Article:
Full disclosure: I love beer. No two ways about it. Dark beer, light beer, blonde beer; I don't discriminate. I love beer in Australia and Beer in England, and perhaps most of all, I absolutely love beer in Belgium. It is full of flavor and has life bubbling out of each glass. Beer in Belgium has really been an eye opener to the quality brew that only Europe can provide.
During my 5 days in Bruges, I decided to drink as many different types of beer as possible. A task that would require determination and endurance, but I was up for the challenge.
Just so I don't raise your hopes too high I will tell you up front that I didn't drink every beer available in Bruges. That would be over 300 varieties and while I would love to take that challenge I recently found out that my liver is more valuable than previously thought. As it turns out my Belgium Beer Undertaking in Bruges would have to be an introduction to beer greatness, one that will be finished later in life. I promise.
So, where do we begin? Bruges in March is the best time of year. You have a fraction of the crowds and the chilly air offers more than enough to make the excuse to head in to the nearest pub to "warm up".
This magical golden brew is Straffe Hendrik, a triple strength beer brewed in Bruges. I found Belgium to be all about the strength of the beer. They have regular beer, double, triple and quadruple. It has been known to catch tourists off guard as the brew here is so smooth, you can get thinking that the drink you've got isn't strong, but don't be fooled.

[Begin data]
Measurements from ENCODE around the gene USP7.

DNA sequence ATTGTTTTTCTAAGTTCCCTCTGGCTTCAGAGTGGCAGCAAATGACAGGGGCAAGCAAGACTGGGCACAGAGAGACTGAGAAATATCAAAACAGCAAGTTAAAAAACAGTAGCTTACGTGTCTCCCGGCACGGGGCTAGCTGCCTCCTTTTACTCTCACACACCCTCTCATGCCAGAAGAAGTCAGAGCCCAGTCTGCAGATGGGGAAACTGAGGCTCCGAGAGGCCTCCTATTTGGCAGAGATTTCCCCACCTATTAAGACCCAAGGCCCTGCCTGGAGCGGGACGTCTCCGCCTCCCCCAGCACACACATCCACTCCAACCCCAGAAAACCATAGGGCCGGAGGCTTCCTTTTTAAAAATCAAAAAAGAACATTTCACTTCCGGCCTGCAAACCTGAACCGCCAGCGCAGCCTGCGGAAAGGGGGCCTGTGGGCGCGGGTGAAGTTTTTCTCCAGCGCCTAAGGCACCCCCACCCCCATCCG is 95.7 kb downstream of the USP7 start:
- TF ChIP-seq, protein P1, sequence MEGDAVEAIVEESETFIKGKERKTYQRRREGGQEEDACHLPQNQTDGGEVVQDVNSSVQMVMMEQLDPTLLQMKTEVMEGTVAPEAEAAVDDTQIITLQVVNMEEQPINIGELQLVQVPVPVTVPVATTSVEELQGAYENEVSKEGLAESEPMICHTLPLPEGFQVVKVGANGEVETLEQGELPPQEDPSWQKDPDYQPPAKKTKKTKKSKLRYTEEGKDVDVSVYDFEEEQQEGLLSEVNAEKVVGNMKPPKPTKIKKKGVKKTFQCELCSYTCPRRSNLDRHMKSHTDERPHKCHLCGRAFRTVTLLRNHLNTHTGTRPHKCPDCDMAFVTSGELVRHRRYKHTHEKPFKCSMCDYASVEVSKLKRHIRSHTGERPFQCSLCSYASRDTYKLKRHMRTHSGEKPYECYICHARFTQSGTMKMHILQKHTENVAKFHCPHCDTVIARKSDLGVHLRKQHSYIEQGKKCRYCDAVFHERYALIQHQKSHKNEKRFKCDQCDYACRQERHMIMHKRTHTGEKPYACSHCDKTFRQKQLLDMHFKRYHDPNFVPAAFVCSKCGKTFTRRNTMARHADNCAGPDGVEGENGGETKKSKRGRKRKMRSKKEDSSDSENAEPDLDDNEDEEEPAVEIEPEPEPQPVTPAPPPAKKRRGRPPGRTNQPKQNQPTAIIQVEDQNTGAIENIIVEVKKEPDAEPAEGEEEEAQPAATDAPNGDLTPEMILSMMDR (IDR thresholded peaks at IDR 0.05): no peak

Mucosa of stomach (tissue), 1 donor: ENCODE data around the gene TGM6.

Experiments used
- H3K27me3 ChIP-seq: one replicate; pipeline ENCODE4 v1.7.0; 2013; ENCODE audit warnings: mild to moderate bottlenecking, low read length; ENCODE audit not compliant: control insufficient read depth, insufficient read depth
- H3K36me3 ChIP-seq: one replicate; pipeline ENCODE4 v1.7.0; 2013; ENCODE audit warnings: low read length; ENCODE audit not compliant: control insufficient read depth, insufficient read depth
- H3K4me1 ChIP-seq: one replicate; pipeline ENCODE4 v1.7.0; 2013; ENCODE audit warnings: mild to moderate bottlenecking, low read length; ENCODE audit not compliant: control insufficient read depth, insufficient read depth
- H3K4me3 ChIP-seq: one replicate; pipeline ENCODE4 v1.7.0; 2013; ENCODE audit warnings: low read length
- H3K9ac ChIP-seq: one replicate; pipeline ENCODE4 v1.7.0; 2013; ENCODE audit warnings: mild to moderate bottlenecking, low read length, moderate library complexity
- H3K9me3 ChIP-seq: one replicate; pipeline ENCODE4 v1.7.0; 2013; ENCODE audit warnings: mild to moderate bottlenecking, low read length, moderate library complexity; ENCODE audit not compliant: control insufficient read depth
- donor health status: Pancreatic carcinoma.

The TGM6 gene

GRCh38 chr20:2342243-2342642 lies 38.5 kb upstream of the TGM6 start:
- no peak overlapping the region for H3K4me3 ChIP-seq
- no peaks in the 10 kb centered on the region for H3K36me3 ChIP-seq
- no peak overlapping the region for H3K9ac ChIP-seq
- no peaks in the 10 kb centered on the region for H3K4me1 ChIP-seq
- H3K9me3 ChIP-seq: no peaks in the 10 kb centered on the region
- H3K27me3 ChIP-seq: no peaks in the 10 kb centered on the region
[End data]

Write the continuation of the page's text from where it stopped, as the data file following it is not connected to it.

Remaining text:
The standard beer is about 4%, double is about 8%, triple about 10% and quadruple about 11%. After a few triples you will be stumbling to the next tourist activity or back to your hotel room to trip over the foot of your bed. Advice: don't be a hero. No one likes watching a drunk tourist. Well, no one except me when I am that drunk tourist.
Now we have the Trappist varieties, which have a wonderful history that will convert even the hardest non-believer.
To be called a Trappist beer, it must be brewed at a monastery, and the profits must be used to support it. The term Trappist simply implies who made it, it is not actually a style of beer.
So basically, the monks needed money and they were allowed to brew beer. That's awesome
No one said it better than Rick Steves on Trappist Beer:
Chimay would almost make celibacy livable.
In Belgium they must have a tradition of washing a lot of glasses because each of the 300+ varieties of beer has its own unique glass. Sounds like a pain in the glass for the bartender, but it does make for each drink to be more interesting than the last.
The most memorable glassware I used was La Corne, a horn shaped glass that, while completely impractical, and awkward to drink out of, this glass was the most memorable.
Other glasses include chalices, flutes and goblets and each makes for an interesting pub experience.
The only brewer in the town of Bruges is De Halve Maan, or the Half Moon. The brewery is walkable from town and I suggest a good walk before getting back on the sauce. Sweat out the beer from the night before.
De Halve Maan brewery tour is a great way to spend an afternoon. The tour guide on our trip was excellent with great stories from brewing back in the good ol' days to today. They also have an excellent view of the city and the tour ends with a pint of their most famous beer, Brugge Zot.
Bruges also holds a beer festival in each year, the website for that can be found online. I can only imagine that this is their version of Oktoberfest. Certainly an event worth checking out.
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